Independent accountability will also play an important role in verifying practices focused on businesses conducting internal privacy impact assessments and the algorithmic impact assessment provisions.

Emerging Privacy Tech Pilot 

The bill creates a new pilot program for testing privacy-enhancing technology, which will likely ramp up the need for new technology, statistical models, and artificial intelligence to support the responsible sharing of consumer data. The opportunity for a pilot program could help many industries struggling with third-party data processing and use of highly regulated sensitive data to better cope with the realities of new regulations and laws in the consumer privacy space. 


Impact, Alignment, and the Role of Self-Regulation 

Industry self-regulation is an important anchor for the grounding principles of the bill – establishing trust and guidance, when and where there remains confusion in the marketplace. At a time when the federal bill could breed uncertainty for industry on how and when to act (especially as it concerns the overlaps across federal vs. state consumer privacy requirements), self-regulation and co-regulation are key to making accountability a commitment for the marketplace.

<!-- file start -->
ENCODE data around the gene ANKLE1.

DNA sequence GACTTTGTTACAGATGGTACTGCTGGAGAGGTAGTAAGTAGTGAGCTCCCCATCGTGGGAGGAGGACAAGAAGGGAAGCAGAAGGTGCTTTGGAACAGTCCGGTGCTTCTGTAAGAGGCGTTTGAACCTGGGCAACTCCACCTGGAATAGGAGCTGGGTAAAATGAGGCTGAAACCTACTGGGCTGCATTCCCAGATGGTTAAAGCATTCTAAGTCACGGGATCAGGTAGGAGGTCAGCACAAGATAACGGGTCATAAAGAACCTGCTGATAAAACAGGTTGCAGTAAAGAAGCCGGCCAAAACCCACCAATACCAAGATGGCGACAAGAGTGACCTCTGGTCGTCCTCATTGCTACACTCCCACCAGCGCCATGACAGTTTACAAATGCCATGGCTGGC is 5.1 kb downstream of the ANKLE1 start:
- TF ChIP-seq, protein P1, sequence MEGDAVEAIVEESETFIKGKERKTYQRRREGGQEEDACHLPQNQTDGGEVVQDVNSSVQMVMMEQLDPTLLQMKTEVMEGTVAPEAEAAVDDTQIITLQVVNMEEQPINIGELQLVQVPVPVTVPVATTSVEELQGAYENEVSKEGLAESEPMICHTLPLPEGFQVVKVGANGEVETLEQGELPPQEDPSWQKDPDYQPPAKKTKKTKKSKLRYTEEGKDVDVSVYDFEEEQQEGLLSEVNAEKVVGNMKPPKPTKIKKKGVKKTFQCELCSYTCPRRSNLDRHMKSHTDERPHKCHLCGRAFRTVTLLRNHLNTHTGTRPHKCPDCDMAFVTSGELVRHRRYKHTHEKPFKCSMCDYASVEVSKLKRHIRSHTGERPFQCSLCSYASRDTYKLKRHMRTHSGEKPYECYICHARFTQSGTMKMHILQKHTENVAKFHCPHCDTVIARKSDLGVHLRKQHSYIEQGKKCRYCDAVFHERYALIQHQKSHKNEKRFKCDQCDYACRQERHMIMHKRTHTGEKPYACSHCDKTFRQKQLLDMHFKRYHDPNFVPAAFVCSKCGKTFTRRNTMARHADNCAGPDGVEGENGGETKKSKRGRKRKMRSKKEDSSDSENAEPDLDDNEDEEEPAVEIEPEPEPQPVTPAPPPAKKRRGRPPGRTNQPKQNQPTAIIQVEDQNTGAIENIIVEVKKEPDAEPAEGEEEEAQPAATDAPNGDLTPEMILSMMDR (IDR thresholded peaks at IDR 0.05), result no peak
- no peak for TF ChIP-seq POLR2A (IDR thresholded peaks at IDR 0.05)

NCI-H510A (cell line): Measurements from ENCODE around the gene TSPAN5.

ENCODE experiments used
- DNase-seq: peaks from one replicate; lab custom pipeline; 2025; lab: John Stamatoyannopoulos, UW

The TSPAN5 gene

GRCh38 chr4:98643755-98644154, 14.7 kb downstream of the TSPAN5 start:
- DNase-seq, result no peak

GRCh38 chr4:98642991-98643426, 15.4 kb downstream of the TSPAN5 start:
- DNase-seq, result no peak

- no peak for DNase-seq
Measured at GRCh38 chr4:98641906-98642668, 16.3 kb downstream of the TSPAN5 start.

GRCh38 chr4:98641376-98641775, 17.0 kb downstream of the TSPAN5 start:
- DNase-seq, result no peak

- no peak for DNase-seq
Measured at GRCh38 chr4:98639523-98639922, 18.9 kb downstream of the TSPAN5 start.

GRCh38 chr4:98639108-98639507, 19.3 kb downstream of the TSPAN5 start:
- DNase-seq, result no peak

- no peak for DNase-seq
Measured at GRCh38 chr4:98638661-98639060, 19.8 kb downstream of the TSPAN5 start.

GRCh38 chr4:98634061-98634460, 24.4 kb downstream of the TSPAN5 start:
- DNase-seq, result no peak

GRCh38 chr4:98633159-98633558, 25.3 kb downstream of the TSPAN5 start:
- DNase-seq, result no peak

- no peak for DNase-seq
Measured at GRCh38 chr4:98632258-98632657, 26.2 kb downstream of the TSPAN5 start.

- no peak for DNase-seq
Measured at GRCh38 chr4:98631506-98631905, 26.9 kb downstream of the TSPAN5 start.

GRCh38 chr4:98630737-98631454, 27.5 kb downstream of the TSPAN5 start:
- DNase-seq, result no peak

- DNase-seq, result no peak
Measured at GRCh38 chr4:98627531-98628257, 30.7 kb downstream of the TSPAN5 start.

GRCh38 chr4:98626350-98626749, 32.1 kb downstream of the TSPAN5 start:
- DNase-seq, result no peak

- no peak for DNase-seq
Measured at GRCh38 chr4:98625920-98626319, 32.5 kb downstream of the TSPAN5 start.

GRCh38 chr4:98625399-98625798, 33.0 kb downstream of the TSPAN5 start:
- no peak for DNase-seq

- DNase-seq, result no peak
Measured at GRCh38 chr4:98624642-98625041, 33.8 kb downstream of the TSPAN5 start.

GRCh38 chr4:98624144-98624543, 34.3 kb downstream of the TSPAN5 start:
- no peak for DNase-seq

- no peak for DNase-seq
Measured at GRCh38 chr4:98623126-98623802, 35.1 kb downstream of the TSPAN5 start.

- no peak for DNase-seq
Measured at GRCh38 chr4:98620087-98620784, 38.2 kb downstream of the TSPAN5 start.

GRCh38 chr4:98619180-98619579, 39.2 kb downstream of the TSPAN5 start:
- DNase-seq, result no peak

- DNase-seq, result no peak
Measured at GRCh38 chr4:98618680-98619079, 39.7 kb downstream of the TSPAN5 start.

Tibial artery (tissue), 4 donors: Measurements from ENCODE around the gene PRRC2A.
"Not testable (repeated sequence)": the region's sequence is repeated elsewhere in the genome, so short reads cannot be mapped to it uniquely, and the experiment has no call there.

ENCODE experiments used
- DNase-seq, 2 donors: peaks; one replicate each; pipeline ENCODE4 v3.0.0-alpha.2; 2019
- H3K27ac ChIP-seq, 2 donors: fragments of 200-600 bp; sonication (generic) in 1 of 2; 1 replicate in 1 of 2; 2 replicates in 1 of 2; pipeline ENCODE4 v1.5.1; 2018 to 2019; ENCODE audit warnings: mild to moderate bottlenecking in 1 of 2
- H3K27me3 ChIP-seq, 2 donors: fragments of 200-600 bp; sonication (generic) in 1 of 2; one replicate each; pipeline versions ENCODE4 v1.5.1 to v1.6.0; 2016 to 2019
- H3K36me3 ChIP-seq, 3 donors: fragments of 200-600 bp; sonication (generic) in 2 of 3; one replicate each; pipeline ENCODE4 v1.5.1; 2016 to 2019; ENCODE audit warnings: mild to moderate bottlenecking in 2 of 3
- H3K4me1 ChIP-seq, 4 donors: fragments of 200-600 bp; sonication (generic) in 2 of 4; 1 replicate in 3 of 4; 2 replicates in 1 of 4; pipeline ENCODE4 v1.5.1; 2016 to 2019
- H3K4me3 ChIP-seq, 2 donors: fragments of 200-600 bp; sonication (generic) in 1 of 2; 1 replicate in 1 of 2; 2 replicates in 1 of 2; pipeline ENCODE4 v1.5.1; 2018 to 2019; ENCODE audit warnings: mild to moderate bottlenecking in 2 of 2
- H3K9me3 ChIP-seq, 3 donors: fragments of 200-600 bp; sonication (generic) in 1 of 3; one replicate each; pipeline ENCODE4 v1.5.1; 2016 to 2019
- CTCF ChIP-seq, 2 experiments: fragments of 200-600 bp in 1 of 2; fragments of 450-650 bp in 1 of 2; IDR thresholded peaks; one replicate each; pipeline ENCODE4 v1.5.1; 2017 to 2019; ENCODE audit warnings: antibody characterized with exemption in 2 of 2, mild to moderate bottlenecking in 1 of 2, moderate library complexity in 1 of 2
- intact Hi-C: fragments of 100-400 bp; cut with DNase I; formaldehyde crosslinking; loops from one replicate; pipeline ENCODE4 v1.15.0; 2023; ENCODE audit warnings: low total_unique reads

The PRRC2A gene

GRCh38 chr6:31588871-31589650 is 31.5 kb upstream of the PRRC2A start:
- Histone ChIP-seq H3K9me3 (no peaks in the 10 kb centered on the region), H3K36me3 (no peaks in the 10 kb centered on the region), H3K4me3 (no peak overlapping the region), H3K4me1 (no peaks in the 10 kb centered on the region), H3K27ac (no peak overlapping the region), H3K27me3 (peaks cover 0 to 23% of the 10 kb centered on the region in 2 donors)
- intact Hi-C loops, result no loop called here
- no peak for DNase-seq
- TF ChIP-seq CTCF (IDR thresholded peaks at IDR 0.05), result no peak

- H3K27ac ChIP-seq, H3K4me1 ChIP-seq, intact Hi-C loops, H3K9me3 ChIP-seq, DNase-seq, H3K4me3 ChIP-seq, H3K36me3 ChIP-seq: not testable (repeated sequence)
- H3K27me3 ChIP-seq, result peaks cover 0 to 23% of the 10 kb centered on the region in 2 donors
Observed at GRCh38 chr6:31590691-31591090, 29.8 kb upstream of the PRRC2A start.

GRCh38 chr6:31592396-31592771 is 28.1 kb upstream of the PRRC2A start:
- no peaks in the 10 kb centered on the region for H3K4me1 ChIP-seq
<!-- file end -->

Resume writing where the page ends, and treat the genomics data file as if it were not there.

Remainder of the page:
As mentioned, Section 15 of the bill provides for FTC-approved compliance guidelines and includes a role for an independent organization to assess the covered entity's privacy practices. While fairly barebones, Section 15 further underscores the need for independent accountability.

And because the bill does not apply to small and medium-sized businesses (under $40 million in revenue and/or under a certain volume of data processing), independent self-regulatory bodies can be important levers for SMEs that want to leverage the best practices set forth in the federal data privacy law but have limited support in doing so. 

By leaning on independent accountability agents such as BBB National Programs, businesses, nonprofits, and other entities subject to the scope of the federal bill and/or existing consumer privacy laws and regulations can find a needed, well-regarded, and longstanding source of advice and best practices.